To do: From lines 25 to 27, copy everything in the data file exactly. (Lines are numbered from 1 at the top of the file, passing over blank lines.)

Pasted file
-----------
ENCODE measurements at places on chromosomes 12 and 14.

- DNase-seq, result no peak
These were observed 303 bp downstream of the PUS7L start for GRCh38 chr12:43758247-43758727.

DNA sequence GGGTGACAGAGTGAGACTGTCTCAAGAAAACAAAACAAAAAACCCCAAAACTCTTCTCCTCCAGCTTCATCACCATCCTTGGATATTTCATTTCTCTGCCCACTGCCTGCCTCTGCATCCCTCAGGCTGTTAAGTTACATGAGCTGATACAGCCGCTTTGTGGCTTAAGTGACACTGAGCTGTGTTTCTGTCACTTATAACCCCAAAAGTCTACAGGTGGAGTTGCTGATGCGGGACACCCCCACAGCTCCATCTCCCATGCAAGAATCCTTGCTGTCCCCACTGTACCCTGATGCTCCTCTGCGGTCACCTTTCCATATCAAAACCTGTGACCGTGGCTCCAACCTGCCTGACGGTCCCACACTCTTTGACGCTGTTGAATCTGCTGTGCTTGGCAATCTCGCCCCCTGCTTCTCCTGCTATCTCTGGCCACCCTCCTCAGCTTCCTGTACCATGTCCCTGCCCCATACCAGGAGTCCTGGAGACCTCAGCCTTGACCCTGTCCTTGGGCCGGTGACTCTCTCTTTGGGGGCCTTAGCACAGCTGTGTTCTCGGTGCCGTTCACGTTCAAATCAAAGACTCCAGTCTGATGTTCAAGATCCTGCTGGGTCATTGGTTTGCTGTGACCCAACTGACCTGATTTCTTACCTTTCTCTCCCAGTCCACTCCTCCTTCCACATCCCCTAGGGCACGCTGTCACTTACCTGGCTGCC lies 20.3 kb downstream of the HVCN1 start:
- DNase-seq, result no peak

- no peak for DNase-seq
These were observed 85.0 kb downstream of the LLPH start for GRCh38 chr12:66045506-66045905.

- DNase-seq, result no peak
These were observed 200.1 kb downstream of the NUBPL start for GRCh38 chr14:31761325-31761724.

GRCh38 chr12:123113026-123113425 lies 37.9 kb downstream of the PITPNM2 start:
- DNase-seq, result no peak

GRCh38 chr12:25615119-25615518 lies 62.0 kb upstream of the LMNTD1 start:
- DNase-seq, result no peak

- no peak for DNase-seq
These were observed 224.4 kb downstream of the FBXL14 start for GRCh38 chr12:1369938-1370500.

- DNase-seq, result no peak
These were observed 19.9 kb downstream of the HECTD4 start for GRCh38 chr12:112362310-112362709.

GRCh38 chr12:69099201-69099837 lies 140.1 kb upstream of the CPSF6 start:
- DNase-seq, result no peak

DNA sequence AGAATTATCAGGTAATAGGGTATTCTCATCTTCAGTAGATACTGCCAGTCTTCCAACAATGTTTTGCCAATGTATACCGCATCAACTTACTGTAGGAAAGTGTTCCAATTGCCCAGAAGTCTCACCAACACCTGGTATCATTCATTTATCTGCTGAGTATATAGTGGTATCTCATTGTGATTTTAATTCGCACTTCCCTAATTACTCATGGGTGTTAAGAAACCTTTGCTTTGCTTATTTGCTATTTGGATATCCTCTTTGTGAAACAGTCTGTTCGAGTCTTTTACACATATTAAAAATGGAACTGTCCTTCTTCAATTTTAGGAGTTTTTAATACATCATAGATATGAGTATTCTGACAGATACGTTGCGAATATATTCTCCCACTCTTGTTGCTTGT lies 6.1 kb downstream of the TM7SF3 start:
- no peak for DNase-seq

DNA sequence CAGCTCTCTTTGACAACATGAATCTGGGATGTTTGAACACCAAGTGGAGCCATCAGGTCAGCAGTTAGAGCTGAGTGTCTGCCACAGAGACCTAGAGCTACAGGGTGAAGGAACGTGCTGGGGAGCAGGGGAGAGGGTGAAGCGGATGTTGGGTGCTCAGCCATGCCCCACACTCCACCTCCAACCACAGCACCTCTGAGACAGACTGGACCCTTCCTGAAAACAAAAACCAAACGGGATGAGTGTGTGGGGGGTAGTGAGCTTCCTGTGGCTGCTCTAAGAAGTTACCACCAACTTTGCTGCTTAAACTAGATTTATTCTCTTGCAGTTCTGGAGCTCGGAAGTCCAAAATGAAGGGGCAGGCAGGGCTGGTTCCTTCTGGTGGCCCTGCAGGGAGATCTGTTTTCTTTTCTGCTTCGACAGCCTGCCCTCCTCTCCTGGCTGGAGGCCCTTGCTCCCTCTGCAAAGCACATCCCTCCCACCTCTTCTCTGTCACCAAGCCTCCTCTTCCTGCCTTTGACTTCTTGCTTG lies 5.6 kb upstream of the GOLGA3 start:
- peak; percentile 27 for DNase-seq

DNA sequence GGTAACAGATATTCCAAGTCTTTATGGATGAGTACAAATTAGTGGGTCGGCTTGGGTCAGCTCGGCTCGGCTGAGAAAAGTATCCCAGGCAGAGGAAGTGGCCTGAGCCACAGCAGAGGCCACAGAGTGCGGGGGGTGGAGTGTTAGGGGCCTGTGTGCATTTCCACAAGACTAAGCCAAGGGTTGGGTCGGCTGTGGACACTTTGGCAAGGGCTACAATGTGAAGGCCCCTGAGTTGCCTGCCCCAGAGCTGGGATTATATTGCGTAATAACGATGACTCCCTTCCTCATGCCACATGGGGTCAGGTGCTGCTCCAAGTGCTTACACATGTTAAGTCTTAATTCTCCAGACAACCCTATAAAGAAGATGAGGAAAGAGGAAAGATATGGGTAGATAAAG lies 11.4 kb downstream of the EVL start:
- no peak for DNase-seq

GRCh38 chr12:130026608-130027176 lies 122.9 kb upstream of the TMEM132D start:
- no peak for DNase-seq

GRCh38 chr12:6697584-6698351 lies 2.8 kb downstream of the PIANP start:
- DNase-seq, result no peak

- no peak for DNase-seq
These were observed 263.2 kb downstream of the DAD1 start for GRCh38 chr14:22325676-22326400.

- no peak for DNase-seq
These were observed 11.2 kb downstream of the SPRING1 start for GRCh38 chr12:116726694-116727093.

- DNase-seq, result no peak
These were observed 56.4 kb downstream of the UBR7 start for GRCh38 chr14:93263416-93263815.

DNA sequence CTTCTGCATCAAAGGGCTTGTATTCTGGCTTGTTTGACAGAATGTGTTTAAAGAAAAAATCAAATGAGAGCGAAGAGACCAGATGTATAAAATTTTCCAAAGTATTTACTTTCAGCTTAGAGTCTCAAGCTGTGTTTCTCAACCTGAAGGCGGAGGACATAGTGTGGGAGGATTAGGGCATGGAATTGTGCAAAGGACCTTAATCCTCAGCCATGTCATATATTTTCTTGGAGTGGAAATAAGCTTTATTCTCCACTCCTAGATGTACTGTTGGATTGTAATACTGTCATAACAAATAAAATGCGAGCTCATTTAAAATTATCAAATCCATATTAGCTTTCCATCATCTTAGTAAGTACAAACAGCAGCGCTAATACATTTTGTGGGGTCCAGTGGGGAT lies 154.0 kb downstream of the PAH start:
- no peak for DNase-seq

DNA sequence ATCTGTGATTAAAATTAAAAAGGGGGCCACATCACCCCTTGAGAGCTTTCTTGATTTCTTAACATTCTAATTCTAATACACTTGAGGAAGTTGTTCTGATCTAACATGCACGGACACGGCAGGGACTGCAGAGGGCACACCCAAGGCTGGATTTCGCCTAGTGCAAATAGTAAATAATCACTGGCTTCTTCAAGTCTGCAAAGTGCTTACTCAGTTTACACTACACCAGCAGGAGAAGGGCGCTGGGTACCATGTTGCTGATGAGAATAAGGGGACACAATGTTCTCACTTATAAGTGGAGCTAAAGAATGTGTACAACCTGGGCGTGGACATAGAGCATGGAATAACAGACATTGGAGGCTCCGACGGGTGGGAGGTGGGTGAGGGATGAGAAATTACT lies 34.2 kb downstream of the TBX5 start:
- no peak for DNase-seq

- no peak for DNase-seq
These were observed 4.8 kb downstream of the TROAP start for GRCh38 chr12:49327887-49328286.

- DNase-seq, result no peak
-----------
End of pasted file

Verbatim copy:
- no peak for DNase-seq

GRCh38 chr12:130026608-130027176 lies 122.9 kb upstream of the TMEM132D start:
- no peak for DNase-seq